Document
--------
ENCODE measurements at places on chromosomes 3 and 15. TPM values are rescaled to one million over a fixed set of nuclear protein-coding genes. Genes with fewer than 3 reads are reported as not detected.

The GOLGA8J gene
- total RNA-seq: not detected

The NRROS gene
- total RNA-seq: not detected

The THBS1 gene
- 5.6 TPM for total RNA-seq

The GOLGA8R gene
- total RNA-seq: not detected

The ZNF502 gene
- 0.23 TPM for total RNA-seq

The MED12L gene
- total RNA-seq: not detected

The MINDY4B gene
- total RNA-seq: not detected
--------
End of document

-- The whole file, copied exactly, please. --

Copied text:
ENCODE measurements at places on chromosomes 3 and 15. TPM values are rescaled to one million over a fixed set of nuclear protein-coding genes. Genes with fewer than 3 reads are reported as not detected.

The GOLGA8J gene
- total RNA-seq: not detected

The NRROS gene
- total RNA-seq: not detected

The THBS1 gene
- 5.6 TPM for total RNA-seq

The GOLGA8R gene
- total RNA-seq: not detected

The ZNF502 gene
- 0.23 TPM for total RNA-seq

The MED12L gene
- total RNA-seq: not detected

The MINDY4B gene
- total RNA-seq: not detected